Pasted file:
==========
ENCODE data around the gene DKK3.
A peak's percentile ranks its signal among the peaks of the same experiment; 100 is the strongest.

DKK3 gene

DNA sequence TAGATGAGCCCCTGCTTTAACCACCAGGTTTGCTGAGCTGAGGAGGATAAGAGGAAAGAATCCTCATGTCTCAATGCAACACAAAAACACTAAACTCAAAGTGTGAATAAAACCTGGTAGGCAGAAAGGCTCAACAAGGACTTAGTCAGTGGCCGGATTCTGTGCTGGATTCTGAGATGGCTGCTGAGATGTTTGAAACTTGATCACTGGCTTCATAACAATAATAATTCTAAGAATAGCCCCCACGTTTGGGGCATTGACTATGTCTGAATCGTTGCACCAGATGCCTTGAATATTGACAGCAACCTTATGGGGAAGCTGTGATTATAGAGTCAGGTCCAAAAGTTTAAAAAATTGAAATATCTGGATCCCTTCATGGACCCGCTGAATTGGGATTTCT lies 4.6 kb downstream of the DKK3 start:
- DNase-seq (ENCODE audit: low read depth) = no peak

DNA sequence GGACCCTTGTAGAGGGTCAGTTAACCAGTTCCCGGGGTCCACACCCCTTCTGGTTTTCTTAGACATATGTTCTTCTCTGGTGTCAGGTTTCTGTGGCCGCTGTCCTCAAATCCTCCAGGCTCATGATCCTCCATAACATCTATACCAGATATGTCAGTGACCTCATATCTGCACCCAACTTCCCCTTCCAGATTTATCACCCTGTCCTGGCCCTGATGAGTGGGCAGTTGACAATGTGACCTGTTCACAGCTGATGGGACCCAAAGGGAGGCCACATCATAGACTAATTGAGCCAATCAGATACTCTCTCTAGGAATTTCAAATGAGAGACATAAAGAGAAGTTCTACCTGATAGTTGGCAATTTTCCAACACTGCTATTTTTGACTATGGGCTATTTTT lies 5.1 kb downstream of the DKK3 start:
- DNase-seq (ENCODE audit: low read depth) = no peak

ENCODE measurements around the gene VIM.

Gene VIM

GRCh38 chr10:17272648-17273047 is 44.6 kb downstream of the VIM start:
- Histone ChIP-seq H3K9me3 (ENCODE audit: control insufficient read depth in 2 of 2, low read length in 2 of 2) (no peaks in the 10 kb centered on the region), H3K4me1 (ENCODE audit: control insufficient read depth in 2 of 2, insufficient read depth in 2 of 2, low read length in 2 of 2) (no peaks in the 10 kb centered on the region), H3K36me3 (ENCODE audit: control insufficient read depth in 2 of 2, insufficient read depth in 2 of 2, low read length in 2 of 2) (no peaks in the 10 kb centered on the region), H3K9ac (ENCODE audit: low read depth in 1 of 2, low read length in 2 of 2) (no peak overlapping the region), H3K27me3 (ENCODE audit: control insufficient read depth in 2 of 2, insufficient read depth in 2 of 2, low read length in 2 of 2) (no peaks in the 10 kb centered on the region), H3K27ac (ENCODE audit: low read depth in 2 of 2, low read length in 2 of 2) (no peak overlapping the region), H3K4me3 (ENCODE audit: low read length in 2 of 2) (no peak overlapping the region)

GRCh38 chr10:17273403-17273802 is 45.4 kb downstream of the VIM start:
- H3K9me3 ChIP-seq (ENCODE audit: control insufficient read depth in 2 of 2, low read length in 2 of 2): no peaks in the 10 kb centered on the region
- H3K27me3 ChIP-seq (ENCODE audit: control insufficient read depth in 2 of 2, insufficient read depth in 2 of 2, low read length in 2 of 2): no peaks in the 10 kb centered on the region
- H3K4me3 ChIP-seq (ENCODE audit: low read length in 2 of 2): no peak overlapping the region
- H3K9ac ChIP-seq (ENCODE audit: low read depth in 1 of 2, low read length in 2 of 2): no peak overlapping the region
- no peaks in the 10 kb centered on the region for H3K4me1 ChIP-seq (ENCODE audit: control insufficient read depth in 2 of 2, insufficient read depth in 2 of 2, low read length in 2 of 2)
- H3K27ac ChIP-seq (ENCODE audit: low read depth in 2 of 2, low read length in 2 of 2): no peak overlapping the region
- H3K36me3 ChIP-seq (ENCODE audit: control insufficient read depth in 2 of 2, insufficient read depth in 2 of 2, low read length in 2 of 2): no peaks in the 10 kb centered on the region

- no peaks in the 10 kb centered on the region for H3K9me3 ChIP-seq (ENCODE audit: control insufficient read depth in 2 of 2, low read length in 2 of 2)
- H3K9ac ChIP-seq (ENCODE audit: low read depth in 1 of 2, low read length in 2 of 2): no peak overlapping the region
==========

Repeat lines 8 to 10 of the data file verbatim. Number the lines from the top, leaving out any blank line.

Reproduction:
ENCODE measurements around the gene VIM.

Gene VIM

GRCh38 chr10:17272648-17273047 is 44.6 kb downstream of the VIM start: